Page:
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Update: Essential Functions of Parks & Recreation

Yesterday, Governor Walz announced the extension of the Stay at Home Order (Executive Order 20-33) to Monday, May 4. A lot of us have been working hard the past few weeks to make sure that we offer the services that our constituents have come to expect in the face of limited contact, and we will continue to stand firm in providing those services. Now more than ever parks & recreation are becoming an essential function, outlet, avenue — or whatever word you want to use — for people to find a sliver or normalcy in the chaos.

With the temperatures warming, we are all getting ready to open more of our facilities for the peak season, and when you add in the everyone’s desire to get out of their homes, the pressure and questions are mounting on when and what will be open. Yesterday’s announcement has helped bring some clarity to some of those questions, but some of those answers will still come on a wait-and-see approach, which is not an easy place to be in. Responses have varied, and agencies need to make the decision that is best for their community regarding their operations.

Visiting parks and trails still encouraged
One of the questions that we as professionals continue to get is, “Are parks and trails still open?” The answer is yes. The exemption for outdoor activities such as walking, hiking, and more is still in place and the governor still is encouraging you to get outside and enjoy a park or trail. As you do this, please maintain the social distancing guideline of a 6-foot space between you/your family and the next person/family. This cannot be stressed enough. This is a vital part of keeping everyone safe and healthy and for getting us all through this as quickly as possible.

The impact of Executive Order 20-04
It also important to mention Executive Order 20-04, which addressed public accommodations. There are several views that one can take with what “public accommodations” are. Some might not consider campgrounds and public beaches as one, but we as Greater Minnesota Parks & Trails believe that they would fall into that category. We would encourage you to think of them this way as well. This order was originally set to expire May 1, but now will expire May 4.

We are taking notes on what the Department of Natural Resources (DNR) is doing. As most of you know, they were scheduled to open campgrounds at the state parks on March 28. Last weekend they announced a postponement in that opening until May 1, and we fully expect that date to move to May 4. If you operate campgrounds, please follow the DNR’s lead and delay opening at least until May 4, when the “Stay at Home order” expires.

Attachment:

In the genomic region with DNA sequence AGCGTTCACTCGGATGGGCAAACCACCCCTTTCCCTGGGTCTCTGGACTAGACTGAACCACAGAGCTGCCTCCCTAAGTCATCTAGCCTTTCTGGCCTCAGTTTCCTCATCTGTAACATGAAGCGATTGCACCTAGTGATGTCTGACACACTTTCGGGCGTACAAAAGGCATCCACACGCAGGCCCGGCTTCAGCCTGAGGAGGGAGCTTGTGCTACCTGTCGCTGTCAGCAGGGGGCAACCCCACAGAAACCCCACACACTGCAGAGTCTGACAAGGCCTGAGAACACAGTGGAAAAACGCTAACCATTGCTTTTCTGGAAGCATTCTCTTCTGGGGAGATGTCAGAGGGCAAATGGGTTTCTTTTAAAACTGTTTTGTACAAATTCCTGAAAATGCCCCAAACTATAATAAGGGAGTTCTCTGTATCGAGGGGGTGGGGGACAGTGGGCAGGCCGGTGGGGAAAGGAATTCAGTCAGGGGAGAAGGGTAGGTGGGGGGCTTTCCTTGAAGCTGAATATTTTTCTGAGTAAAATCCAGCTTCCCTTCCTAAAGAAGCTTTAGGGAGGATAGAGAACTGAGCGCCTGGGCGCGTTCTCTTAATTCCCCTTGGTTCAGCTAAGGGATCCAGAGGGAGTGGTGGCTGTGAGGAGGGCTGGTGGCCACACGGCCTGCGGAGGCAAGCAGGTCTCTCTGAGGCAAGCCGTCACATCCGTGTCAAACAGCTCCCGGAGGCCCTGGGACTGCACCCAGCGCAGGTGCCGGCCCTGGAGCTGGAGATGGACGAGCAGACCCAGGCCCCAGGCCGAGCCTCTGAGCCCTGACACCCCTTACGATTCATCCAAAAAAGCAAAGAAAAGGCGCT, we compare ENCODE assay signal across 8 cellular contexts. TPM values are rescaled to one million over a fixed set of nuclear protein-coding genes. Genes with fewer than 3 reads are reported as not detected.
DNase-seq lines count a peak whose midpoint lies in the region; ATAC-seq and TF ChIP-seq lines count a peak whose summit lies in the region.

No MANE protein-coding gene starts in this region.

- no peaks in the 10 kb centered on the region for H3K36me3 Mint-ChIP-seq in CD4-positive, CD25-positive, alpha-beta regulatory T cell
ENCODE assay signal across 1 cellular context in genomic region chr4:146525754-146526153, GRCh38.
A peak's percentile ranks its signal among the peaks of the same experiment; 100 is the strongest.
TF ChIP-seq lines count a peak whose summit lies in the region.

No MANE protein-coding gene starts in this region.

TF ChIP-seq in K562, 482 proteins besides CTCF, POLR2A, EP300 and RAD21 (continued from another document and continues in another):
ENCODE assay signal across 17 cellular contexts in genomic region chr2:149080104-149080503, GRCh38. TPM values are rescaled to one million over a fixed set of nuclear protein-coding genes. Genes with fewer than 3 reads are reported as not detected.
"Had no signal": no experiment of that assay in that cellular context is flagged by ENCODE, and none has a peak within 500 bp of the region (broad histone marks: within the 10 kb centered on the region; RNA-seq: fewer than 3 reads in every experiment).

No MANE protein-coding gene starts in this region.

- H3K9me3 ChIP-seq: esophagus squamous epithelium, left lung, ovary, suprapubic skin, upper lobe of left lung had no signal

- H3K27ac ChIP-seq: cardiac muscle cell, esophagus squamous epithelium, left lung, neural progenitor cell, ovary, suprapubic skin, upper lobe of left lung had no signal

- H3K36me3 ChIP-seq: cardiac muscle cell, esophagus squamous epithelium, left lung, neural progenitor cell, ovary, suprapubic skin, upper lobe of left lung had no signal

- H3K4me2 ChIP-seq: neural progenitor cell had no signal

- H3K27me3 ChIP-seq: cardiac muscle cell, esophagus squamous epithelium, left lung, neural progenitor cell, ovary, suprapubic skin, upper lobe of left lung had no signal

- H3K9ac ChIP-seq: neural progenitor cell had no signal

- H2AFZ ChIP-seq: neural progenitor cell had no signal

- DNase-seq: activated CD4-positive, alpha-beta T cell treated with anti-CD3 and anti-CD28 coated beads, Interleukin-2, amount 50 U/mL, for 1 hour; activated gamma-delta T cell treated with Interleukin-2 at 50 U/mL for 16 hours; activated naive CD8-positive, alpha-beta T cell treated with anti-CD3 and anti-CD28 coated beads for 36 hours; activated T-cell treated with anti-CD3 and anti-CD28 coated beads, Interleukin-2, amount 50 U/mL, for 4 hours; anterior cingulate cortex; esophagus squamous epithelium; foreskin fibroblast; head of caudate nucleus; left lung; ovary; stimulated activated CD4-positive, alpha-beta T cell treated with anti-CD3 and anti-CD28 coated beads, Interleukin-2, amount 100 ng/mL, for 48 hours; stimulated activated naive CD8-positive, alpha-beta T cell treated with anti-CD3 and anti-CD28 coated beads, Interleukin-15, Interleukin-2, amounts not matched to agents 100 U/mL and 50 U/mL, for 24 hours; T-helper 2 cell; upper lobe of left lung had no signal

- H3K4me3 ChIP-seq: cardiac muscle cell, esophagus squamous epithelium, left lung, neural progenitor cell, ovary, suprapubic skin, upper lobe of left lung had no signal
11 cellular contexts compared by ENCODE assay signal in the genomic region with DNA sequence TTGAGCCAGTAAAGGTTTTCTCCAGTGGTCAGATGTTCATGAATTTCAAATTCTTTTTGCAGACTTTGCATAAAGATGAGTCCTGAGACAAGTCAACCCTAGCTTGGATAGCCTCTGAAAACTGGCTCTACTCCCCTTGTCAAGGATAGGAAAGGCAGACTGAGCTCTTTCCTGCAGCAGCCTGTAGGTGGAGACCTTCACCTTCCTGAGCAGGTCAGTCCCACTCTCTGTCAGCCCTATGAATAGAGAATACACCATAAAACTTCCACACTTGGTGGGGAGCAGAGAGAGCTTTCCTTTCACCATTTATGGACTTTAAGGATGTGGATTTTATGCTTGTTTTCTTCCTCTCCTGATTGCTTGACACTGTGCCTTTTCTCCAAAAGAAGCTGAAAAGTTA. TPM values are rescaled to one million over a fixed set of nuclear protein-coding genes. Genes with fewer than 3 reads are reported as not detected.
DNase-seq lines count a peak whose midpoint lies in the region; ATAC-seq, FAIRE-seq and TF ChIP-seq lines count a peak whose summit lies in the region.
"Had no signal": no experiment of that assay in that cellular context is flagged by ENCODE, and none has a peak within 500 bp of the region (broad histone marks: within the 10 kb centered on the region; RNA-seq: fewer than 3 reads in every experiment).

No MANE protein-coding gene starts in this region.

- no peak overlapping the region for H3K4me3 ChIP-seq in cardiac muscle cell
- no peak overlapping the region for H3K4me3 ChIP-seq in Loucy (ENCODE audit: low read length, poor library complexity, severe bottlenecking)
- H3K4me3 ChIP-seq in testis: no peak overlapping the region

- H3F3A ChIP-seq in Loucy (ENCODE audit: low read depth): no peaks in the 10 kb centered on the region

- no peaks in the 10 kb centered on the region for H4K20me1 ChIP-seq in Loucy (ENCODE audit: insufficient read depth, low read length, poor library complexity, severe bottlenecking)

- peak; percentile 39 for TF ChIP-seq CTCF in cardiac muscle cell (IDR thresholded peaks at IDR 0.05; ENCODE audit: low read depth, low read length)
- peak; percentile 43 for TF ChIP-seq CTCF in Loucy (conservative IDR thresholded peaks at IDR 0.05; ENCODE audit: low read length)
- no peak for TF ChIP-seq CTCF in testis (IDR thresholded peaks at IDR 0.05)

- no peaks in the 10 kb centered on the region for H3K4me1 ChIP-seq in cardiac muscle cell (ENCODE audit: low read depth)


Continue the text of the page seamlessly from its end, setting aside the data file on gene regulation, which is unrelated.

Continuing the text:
The other big impact this order will have is on agencies that operate public beaches. For many of us, this past Wednesday gave a little taste of early summer weather, and I am sure we all saw activities in the parks that we normally do not see until the middle of May. Things such as people playing sand volleyball, mountain bikes heading to trails, and people starting to dip their toes into the cold waters at public beaches. EO 20-04 presents a tough situation with public beaches like what we faced with playgrounds. Do you close them or leave them open? If you do close them, how do you do it and how do you monitor it?

What you do will entirely depend on what you are capable of. If you can close your beach with a physical barrier and feel that is the best route to go, then by all means, proceed. If physically closing them off is not possible, which will probably be most agencies, then signage at your facilities becomes paramount. You can word it as closed or word it as a recommendation, but whatever you do make it clear that gathering at a beach is not a wise decision during these times. You may have enough staff to be able to monitor the amount of people and spacing, but the chances are too high that social distancing guidelines will not be followed. In this case, erring on the side of caution is encouraged.

Final Thought
As recommendations are changing almost as fast as technology does, it is hard to keep up and figure out what the best practices are. As an organization, Greater Minnesota Parks & Trails is trying to stay on top what is going on and how it could impact you as an agency and professional. We hope that these articles provide you some insight and maybe even a little help in navigating these uncharted waters.

Bradley Harrington
Parks & Recreation Operations Manager, Wright County Parks & Recreation
Board Member, Greater Minnesota Parks & Trails